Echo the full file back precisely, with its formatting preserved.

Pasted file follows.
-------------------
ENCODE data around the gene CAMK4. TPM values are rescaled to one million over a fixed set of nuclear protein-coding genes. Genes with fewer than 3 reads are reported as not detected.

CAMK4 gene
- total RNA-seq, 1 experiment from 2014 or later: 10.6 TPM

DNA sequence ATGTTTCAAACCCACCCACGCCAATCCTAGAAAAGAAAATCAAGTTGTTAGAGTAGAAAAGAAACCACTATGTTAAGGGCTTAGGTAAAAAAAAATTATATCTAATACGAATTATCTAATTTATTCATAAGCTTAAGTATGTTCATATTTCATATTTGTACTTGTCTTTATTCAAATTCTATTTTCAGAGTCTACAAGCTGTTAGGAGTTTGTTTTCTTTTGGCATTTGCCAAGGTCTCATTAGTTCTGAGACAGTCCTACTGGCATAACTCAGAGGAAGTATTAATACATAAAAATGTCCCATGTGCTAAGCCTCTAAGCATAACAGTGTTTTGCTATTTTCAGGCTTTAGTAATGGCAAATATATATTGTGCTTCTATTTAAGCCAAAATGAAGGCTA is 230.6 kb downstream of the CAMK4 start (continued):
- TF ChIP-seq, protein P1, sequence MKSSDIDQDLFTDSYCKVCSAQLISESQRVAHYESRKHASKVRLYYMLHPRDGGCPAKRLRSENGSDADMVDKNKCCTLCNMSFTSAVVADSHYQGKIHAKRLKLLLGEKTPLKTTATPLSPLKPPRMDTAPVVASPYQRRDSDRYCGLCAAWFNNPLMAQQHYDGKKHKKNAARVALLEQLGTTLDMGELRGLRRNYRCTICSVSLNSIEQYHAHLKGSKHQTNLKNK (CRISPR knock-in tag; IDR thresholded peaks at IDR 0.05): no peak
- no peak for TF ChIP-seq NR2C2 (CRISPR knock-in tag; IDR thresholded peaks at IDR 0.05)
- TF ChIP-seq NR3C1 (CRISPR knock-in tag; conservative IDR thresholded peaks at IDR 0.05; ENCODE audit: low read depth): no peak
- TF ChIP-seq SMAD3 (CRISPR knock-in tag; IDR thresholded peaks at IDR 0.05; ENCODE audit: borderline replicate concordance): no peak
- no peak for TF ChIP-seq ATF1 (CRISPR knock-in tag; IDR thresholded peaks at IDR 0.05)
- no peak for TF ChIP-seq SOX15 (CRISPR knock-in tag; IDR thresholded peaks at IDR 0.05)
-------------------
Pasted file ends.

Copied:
ENCODE data around the gene CAMK4. TPM values are rescaled to one million over a fixed set of nuclear protein-coding genes. Genes with fewer than 3 reads are reported as not detected.

CAMK4 gene
- total RNA-seq, 1 experiment from 2014 or later: 10.6 TPM

DNA sequence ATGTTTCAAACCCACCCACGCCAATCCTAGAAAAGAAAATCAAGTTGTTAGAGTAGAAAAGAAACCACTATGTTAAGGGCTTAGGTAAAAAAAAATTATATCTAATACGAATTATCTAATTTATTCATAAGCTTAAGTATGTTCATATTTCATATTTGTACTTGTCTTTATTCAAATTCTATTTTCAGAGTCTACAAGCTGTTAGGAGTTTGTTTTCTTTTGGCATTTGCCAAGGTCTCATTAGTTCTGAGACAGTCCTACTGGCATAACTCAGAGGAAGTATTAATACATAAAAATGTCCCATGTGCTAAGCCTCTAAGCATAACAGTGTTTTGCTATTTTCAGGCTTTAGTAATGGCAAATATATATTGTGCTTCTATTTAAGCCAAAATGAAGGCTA is 230.6 kb downstream of the CAMK4 start (continued):
- TF ChIP-seq, protein P1, sequence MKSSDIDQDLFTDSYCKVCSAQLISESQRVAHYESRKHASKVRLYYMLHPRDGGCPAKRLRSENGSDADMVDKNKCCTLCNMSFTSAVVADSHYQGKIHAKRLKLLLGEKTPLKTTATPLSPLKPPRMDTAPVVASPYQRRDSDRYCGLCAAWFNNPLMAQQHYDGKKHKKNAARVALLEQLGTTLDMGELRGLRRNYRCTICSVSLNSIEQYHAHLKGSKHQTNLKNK (CRISPR knock-in tag; IDR thresholded peaks at IDR 0.05): no peak
- no peak for TF ChIP-seq NR2C2 (CRISPR knock-in tag; IDR thresholded peaks at IDR 0.05)
- TF ChIP-seq NR3C1 (CRISPR knock-in tag; conservative IDR thresholded peaks at IDR 0.05; ENCODE audit: low read depth): no peak
- TF ChIP-seq SMAD3 (CRISPR knock-in tag; IDR thresholded peaks at IDR 0.05; ENCODE audit: borderline replicate concordance): no peak
- no peak for TF ChIP-seq ATF1 (CRISPR knock-in tag; IDR thresholded peaks at IDR 0.05)
- no peak for TF ChIP-seq SOX15 (CRISPR knock-in tag; IDR thresholded peaks at IDR 0.05)